One of the strategies I use to acquire less new plastic is to fix stuff that breaks instead of replacing it with new gadgets and to use resources like Craigslist, Freecycle, and thrift stores to get it secondhand. So I get really irritated when despite my best efforts, I find that my broken gadgets are not designed to be repaired. I’ve ranted about the HP Monitor and the digital scale that I tried to have fixed. I bragged about working with my dad to fix my old hair dryer, but lamented the fact that it wasn’t made to be repaired and that only the fact that my dad is an electronics technician allowed us to open it up and replace the broken part.
Annie Leonard’s Story of Stuff Project in conjunction with the Electronics TakeBack Coalition and Center for Environmental Health have just released a new video today: The Story of Electronics. And it explains in 7 minutes the entire toxic life-cycle of gadgets designed for the dump and what we as consumers can do about it.
Video link: http://storyofstuff.org/electronics/
What you can do:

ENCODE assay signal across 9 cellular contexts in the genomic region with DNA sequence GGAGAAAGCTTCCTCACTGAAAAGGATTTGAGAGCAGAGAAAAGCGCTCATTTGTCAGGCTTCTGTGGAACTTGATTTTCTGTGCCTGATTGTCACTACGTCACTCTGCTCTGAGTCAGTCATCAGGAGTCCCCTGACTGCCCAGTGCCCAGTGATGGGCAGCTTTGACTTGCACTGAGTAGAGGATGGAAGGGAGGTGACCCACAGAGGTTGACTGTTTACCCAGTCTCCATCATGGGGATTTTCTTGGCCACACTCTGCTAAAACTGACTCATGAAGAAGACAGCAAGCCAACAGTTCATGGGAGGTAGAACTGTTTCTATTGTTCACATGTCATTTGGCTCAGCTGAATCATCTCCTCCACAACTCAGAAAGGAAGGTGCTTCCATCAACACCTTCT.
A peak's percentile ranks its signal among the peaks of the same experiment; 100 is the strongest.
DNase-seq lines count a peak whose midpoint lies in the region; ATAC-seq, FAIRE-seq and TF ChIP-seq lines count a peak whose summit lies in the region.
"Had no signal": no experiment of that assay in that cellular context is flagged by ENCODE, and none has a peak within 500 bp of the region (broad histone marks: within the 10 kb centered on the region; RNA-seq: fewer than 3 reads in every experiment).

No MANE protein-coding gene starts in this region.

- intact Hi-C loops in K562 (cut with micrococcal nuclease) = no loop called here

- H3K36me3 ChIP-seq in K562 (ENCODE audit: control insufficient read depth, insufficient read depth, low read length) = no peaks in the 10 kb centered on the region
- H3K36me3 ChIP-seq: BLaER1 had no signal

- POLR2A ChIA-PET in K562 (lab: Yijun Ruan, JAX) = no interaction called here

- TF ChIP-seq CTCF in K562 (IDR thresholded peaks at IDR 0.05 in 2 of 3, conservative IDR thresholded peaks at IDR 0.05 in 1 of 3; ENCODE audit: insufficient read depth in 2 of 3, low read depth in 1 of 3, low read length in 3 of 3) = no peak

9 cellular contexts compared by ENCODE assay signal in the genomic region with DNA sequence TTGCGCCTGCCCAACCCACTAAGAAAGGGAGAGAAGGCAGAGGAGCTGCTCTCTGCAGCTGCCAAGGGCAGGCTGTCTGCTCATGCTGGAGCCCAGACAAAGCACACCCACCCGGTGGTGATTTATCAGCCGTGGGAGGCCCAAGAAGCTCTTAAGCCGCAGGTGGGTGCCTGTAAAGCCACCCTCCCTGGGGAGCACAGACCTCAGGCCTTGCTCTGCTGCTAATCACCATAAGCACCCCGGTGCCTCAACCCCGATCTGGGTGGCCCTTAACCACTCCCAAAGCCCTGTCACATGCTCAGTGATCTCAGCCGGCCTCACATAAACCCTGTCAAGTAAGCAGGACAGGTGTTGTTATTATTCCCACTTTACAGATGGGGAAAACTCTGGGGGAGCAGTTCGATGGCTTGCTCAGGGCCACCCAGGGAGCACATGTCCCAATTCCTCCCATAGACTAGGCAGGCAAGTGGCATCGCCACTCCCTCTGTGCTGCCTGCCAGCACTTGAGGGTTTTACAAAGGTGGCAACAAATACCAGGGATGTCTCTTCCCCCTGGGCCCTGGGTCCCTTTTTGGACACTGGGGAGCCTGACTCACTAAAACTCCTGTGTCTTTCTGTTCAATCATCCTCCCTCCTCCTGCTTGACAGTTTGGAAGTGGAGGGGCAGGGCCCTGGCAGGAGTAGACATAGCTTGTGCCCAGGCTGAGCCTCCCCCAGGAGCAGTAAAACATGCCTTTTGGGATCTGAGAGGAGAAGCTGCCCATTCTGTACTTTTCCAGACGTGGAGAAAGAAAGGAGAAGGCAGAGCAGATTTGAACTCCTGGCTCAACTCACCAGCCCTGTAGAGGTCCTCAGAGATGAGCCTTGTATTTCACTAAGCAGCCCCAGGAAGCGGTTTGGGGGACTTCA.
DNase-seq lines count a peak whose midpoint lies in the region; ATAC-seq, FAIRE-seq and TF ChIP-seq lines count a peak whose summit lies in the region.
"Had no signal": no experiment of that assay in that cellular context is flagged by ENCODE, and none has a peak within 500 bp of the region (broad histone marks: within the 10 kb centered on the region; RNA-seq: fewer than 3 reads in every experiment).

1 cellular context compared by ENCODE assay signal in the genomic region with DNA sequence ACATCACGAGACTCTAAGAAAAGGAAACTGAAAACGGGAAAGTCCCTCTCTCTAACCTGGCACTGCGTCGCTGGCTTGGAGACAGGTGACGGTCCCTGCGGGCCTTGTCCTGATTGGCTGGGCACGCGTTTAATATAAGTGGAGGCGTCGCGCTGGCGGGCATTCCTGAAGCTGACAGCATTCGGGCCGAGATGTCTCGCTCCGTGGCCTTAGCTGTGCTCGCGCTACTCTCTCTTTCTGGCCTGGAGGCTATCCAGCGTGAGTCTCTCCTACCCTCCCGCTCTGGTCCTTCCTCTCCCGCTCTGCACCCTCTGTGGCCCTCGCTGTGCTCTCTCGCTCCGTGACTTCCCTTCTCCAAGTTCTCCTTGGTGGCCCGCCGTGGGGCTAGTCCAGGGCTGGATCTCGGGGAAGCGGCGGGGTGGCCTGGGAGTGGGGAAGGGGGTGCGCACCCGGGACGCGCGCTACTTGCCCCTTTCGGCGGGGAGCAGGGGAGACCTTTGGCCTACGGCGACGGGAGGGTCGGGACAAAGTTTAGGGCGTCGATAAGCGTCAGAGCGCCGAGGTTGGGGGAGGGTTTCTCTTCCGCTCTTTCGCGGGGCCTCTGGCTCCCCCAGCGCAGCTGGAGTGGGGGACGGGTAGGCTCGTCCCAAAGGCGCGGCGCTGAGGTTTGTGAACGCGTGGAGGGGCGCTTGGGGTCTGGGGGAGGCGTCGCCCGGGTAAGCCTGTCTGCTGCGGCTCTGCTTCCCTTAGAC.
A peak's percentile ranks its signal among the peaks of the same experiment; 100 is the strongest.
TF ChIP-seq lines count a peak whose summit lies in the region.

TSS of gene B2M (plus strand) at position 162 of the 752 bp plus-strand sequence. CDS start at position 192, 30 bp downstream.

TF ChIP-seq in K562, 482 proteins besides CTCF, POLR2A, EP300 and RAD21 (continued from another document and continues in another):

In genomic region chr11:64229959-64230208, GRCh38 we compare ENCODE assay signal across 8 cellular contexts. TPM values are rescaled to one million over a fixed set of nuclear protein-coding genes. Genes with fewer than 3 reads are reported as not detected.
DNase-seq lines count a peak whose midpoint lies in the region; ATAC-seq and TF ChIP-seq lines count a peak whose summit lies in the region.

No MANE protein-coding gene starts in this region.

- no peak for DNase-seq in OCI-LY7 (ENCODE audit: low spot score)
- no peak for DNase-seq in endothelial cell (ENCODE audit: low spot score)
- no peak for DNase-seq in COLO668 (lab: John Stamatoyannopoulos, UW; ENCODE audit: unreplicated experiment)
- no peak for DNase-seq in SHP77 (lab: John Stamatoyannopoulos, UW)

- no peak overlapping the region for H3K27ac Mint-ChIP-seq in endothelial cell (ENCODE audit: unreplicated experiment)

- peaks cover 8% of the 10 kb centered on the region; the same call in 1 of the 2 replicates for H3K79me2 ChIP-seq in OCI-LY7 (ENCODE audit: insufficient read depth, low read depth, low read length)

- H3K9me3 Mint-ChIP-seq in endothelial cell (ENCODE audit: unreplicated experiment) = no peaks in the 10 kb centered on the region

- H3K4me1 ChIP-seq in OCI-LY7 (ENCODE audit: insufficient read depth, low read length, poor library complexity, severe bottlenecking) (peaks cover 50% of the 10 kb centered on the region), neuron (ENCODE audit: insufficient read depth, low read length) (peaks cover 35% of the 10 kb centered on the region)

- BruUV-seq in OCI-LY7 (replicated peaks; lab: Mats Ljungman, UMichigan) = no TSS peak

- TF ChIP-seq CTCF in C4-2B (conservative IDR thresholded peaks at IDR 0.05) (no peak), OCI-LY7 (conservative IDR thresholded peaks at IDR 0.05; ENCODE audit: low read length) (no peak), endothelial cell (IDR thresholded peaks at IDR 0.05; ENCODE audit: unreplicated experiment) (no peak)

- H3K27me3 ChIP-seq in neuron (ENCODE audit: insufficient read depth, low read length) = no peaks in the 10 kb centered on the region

1) Buy less new stuff!
2) Use this form to send an email to two large computer companies that scored D’s on the Recycling Report Card to ask them to redesign their products.
3) Use this form to ask congress to pass legislation against toxic e-waste dumping.
4) Check out the action page for links on responsible e-waste recycling, buying a greener computer, and a whole lot more.
My laptop has finally died, and I’m going to be checking out these resources to figure out how to get the most responsible replacement. I’m a little hesitant to go the Craigslist route this time because I require a robust machine that can handle my video editing and communications needs. Until I find the right solution, I’ll just wait…
Read my interview with Annie Leonard here.